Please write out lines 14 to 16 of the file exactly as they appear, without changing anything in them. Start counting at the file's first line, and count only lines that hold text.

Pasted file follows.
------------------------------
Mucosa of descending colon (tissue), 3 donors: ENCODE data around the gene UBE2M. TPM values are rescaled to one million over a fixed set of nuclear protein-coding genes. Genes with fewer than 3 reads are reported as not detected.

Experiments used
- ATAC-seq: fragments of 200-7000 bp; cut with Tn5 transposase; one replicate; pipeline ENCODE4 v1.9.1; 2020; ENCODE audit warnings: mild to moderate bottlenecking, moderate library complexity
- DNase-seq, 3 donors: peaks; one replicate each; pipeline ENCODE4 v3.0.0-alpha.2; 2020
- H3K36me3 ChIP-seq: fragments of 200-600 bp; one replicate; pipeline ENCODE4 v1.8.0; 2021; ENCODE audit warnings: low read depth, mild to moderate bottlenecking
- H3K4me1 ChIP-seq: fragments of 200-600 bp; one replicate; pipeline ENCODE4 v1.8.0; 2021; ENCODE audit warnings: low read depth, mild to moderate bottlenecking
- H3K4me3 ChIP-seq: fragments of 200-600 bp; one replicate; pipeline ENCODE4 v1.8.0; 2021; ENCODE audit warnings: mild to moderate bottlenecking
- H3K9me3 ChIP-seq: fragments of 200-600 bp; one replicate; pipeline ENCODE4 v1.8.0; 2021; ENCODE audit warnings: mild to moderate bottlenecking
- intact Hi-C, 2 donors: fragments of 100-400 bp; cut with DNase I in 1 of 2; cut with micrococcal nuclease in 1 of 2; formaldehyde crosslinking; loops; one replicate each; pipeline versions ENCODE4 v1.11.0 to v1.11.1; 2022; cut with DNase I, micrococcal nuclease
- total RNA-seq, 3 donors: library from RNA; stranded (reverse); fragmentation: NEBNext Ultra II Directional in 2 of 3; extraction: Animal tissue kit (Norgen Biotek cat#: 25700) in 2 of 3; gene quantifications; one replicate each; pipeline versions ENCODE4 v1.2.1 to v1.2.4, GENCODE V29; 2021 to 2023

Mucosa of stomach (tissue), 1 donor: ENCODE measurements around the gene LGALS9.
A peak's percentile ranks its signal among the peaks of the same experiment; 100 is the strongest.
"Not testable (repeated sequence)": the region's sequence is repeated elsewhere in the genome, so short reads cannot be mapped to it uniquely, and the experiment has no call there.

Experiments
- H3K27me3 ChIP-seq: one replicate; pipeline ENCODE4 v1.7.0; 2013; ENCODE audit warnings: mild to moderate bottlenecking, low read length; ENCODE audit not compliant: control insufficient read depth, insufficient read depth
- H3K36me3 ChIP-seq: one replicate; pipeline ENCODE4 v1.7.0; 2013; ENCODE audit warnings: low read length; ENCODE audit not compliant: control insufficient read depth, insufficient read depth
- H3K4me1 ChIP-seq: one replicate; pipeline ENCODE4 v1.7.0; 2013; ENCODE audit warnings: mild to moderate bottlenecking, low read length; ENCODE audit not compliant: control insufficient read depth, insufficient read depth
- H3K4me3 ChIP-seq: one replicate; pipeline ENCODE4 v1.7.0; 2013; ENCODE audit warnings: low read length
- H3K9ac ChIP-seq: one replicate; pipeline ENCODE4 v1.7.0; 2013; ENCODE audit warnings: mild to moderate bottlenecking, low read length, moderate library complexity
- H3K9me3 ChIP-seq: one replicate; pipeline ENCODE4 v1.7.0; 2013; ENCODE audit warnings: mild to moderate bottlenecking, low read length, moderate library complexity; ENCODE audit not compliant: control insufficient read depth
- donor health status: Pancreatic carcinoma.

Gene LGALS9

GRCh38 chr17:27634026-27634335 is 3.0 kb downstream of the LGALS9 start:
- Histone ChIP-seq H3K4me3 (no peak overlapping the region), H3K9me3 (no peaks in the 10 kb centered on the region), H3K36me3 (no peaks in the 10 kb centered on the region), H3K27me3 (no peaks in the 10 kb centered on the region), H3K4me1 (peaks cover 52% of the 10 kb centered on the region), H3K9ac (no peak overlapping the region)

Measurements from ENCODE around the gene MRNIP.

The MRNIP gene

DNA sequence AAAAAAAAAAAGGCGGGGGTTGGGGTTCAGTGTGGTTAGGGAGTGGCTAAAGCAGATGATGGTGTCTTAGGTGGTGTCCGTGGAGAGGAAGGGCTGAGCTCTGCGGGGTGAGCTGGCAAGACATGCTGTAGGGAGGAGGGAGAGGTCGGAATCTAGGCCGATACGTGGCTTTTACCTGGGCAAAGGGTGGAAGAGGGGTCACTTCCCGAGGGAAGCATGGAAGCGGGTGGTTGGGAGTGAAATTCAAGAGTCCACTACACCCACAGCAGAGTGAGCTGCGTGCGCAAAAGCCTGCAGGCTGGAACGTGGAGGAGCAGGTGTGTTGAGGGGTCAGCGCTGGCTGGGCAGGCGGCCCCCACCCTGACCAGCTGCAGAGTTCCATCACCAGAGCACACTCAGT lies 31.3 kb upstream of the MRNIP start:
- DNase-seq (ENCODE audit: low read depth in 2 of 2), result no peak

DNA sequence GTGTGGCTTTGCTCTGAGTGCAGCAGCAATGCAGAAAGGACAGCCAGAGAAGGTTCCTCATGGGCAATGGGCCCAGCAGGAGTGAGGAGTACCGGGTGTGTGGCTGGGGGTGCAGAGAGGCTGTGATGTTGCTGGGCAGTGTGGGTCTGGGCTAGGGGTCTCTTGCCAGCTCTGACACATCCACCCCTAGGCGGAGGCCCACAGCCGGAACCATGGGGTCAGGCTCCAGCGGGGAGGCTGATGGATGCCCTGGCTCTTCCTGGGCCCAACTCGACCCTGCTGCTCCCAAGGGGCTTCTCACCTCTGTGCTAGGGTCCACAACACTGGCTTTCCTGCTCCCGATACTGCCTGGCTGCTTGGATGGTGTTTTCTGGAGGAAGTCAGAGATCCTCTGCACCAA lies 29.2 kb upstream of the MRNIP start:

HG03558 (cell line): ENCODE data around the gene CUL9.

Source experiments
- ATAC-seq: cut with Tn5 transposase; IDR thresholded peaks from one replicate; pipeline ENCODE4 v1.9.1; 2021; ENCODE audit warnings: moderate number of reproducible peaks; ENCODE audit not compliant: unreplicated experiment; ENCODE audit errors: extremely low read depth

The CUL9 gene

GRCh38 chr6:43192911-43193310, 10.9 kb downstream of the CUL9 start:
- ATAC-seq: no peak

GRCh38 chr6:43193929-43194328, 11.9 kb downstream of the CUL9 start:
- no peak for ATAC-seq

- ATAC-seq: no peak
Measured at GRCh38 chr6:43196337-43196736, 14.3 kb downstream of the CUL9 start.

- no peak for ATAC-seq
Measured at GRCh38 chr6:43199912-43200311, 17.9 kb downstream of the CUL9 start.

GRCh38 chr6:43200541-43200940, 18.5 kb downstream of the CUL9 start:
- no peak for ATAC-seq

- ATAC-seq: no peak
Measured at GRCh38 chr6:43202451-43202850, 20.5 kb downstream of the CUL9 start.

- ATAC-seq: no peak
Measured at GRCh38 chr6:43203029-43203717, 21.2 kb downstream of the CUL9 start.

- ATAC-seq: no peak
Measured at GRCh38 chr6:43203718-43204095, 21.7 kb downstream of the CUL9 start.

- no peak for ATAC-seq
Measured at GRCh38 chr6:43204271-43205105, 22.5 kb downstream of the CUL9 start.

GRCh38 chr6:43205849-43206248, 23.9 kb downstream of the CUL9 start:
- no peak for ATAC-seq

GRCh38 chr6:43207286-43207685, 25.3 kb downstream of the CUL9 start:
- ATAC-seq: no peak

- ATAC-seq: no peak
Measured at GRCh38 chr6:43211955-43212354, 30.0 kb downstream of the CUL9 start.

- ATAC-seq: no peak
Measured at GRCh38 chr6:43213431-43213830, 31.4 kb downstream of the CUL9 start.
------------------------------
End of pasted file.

Experiments
- H3K27me3 ChIP-seq: one replicate; pipeline ENCODE4 v1.7.0; 2013; ENCODE audit warnings: mild to moderate bottlenecking, low read length; ENCODE audit not compliant: control insufficient read depth, insufficient read depth
- H3K36me3 ChIP-seq: one replicate; pipeline ENCODE4 v1.7.0; 2013; ENCODE audit warnings: low read length; ENCODE audit not compliant: control insufficient read depth, insufficient read depth